R software (version 3.6.2) was used for all statistical analyses. All tests were 2-sided, and P values < 0.05 indicated statistical significance. The difference of clinical variables between two groups was compared by using the Mann-Whitney rank-sum test or adopting the chi-square (χ2) test. The sensitivity, specificity, positive predictive value (PPV), negative predictive value (NPV), accuracy, and AUC of different models were calculated. Delong test was performed to compare the difference of predictive performance for two arbitrary models. Multivariate logistic regression analysis was performed to assess if the result predicted by each of the four constructed models was an independent predictive factor when considering the other three constructed models and clinical variables such as sex, age, clinical T stage, clinical N stage and CEA blood level.



A total of 422 patients were finally included in this study. The clinical characteristics of these patients were shown in Table 1. The dataset with a sample size of 193 randomly separated from the SAHSYU was used as the training cohort, and dataset from the ZCH were used as the external validation cohort. The rate of poor responders was 55.1% (147/267) and 72.3% (112/155) in the SAHSYU and ZCH cohorts, respectively. The proportion of poor responders varies a lot (p < 0.001) in the two cohorts. CEA and clinical T stage were also significantly (p < 0.05) different between the two cohorts. Besides clinical T stage in ZCH, the other variables did not show significant difference between poor responders and good responders in each of the two cohorts.

Table 1 Clinical characteristics of patients in two hospitals

Model construction and validation

The RS model constructed by three-sequence feature concatenation and ridge regression achieved an AUC of 0.773, 0.757 and 0.806 in the training cohort, internal cohort and external cohort, respectively. The coefficients of the RS model were shown in Fig. S1. The CFRS model achieved an AUC of 0.836, 0.812 and 0.832 in the training cohort, internal cohort and external cohort, respectively. However, compared with the RS model, the CFRS model did not show statistically significant improvement (Delong test P: 0.313 [internal validation cohort], 0.372 [external validation cohort]).

The DL model constructed without SE module achieved an AUC of 0.858, 0.835 and 0.837 in the training cohort, internal cohort and external cohort, respectively. The CFDL model achieved an AUC of 0.907, 0.898 and 0.873 in the training cohort, internal cohort and external cohort, respectively. However, compared with the DL model, the CFDL model did not show statistically significant improvement (Delong test P: 0.134 [internal validation cohort], 0.219 [external validation cohort]).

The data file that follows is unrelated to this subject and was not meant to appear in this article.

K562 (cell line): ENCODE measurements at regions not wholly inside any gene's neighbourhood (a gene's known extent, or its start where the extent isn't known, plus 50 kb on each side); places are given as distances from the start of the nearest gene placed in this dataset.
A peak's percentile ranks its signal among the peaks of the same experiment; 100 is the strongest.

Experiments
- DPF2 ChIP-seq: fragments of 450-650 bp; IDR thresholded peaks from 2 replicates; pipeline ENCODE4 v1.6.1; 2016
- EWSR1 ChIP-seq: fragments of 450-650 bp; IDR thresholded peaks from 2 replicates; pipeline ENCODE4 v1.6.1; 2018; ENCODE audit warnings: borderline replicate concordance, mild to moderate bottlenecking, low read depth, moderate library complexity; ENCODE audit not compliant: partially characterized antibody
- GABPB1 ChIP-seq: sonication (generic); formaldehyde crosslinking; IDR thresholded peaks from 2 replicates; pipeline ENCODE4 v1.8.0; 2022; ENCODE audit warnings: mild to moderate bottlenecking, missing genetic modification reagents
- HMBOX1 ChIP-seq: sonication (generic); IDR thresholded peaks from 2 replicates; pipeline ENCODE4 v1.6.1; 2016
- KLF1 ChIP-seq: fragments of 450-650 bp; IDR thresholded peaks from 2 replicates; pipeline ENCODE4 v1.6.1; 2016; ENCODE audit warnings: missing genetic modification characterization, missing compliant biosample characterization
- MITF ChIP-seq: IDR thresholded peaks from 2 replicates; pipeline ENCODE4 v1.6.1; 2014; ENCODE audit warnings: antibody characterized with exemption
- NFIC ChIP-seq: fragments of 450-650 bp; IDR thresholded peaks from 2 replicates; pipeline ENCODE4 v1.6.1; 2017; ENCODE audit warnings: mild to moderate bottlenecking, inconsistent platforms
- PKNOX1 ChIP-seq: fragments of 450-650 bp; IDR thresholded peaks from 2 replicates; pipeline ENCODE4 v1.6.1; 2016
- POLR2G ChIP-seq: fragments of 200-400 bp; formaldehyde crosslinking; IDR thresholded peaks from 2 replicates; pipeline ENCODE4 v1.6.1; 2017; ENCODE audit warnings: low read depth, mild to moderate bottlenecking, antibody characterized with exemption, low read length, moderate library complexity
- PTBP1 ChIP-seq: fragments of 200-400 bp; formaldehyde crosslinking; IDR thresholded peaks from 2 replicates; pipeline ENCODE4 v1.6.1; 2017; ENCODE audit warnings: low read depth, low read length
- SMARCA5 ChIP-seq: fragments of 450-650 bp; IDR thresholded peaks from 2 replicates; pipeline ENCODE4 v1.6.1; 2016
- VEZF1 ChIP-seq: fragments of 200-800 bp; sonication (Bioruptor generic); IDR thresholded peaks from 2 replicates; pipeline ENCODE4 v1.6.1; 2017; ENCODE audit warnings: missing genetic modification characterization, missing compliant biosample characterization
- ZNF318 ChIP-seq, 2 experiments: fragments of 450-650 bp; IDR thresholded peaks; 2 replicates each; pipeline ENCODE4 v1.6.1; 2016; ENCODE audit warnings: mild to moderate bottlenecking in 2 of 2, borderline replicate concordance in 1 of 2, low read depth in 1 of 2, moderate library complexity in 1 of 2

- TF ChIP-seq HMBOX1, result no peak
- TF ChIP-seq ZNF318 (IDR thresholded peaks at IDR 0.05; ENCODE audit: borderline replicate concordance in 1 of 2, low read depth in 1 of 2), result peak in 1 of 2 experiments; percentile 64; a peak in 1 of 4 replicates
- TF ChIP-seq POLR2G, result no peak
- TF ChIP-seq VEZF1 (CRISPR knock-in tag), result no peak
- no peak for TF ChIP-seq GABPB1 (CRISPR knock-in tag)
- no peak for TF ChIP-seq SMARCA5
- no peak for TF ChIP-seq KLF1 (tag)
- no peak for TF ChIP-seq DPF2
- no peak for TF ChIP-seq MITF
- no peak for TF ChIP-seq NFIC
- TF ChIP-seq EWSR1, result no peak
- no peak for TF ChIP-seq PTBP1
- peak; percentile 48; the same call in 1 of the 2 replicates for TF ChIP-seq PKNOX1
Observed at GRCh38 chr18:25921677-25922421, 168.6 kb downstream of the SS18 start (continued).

Compared with the RS model, the CFDL model showed a significant better performance in both the training and internal validation cohorts, while that was not significant in the external validation cohort. The distribution of probability values of patients predicted as poor responders was shown in Fig. 3(the left column), the ROC curves of the four models were depicted in Fig. 3(the middle column), and the p-values for Delong test were also recorded in Fig. 3(the right column). The values of sensitivity, specificity, positive PPV, NPV and accuracy were listed in Table 2. We also investigated if the combination of CFDL and CFRS can yield better results. The results showed that the combination of the 2 didn’t perform better. In the internal validation cohort, the combined model achieved better accuracy compared with CFDL (83.9% VS. 77.8%). However, in the external validation cohort, combined model achieved very close accuracy compared with CFDL (85.8% VS. 86.5). The detailed results were shown in the Fig. S2. Multivariate logistic regression analysis indicated that the result predicted by CFDL was the only highly significant (p < 0.05) predictive factor in all three cohorts, as shown in Fig. 4.

Fig. 3
figure 3

The performance of four models in the training, internal validation and external validation cohorts. The distribution of probability values of patients predicted as poor responders (the left column); the receiver operating characteristic curves (the middle column), p-values for Delong test (the right column)

Table 2 Performance index of different models in two validation cohorts
Fig. 4
figure 4

Odds ratio of clinical variables and developed models in multivariate logistic regression. CEA, carcinoembryonic antigen; cT, clinical T stage; cN, clinical N stage